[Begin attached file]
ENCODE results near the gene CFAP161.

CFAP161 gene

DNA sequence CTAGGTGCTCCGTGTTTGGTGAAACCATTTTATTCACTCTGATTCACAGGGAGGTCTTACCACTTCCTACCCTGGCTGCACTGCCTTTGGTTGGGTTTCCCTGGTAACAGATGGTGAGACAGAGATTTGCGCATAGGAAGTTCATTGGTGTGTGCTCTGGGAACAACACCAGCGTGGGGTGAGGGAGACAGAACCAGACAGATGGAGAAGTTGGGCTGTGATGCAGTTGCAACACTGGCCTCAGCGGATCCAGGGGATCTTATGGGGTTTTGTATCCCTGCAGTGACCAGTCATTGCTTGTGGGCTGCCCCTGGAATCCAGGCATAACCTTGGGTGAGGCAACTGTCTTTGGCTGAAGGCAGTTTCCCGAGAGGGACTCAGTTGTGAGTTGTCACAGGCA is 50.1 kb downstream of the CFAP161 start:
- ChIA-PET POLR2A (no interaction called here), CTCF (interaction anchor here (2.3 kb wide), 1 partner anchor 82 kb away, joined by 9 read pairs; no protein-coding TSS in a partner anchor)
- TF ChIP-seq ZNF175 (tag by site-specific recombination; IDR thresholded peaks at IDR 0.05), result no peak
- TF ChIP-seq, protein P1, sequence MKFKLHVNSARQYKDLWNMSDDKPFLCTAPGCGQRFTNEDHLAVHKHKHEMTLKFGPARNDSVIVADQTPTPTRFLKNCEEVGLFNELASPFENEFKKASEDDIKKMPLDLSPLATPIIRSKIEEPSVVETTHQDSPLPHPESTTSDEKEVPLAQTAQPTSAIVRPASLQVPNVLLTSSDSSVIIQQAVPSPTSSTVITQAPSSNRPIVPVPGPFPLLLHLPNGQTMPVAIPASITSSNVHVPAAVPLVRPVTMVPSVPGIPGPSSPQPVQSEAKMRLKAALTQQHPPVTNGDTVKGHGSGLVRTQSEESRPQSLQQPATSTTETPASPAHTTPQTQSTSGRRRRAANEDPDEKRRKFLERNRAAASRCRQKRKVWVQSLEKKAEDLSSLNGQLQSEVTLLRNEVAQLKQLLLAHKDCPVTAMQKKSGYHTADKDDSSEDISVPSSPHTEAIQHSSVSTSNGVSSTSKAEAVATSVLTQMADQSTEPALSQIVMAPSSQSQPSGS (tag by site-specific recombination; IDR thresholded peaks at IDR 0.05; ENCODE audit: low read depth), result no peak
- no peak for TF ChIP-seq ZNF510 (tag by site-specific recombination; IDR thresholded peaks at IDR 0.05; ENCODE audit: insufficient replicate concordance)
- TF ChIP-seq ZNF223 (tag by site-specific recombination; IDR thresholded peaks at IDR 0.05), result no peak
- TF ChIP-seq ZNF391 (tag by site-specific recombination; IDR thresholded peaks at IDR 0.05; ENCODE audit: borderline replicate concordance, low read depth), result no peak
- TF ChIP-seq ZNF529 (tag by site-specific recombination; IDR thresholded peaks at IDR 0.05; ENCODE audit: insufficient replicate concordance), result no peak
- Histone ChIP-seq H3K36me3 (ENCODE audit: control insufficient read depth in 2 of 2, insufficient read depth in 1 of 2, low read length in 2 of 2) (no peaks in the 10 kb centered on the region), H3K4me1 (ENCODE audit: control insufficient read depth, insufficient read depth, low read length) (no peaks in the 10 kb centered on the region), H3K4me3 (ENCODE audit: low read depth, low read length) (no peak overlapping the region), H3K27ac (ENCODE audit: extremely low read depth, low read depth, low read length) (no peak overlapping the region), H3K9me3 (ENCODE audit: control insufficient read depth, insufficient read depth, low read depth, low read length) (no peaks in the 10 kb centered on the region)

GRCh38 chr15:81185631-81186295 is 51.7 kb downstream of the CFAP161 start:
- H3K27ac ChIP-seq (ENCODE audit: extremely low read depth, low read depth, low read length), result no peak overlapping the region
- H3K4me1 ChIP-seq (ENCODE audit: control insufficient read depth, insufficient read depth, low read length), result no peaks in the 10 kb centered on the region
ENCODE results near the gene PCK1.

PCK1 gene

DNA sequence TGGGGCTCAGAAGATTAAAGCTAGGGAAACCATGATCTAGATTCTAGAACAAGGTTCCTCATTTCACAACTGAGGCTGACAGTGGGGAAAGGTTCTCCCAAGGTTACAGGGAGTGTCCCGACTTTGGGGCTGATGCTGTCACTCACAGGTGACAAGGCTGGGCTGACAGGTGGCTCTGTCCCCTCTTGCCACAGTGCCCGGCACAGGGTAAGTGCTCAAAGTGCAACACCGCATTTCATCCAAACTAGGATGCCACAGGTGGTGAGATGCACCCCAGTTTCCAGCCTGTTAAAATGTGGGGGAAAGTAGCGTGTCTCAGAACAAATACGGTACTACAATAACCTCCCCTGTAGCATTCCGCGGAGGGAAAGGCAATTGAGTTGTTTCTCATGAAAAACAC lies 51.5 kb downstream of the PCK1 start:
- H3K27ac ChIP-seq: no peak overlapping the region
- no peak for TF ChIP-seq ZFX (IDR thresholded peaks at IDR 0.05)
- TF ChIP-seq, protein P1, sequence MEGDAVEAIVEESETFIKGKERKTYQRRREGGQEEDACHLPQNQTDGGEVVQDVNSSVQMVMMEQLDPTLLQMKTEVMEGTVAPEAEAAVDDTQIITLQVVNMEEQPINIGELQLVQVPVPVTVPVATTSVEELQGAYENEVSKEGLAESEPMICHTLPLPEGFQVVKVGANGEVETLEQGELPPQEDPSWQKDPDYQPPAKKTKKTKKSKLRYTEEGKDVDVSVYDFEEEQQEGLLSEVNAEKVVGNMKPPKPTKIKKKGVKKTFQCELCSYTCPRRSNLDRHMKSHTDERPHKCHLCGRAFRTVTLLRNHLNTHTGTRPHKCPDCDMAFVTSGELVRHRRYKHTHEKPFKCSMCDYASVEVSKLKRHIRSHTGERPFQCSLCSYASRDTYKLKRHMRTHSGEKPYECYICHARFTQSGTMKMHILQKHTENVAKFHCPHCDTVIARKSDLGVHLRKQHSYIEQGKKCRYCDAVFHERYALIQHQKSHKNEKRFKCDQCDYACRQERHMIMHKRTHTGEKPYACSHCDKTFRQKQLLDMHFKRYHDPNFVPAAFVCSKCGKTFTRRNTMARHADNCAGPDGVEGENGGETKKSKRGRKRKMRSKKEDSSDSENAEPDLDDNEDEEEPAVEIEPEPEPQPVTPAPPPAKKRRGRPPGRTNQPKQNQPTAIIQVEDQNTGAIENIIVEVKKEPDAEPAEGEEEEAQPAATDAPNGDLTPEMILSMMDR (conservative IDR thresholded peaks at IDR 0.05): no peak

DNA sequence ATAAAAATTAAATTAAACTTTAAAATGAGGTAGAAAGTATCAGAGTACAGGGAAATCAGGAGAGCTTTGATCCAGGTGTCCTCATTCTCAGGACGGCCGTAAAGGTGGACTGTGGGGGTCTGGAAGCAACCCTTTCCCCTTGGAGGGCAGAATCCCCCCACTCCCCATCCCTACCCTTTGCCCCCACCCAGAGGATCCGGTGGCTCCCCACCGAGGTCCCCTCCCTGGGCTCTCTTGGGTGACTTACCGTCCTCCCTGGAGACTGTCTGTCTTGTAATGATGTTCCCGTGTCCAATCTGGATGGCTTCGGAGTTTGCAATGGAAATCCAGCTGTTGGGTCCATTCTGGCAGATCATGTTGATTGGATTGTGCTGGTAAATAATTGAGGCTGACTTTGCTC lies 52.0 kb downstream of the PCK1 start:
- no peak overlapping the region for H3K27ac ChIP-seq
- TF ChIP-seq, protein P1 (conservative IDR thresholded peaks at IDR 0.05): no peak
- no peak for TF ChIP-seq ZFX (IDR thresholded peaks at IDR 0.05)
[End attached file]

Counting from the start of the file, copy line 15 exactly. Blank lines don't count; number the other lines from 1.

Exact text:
ENCODE results near the gene PCK1.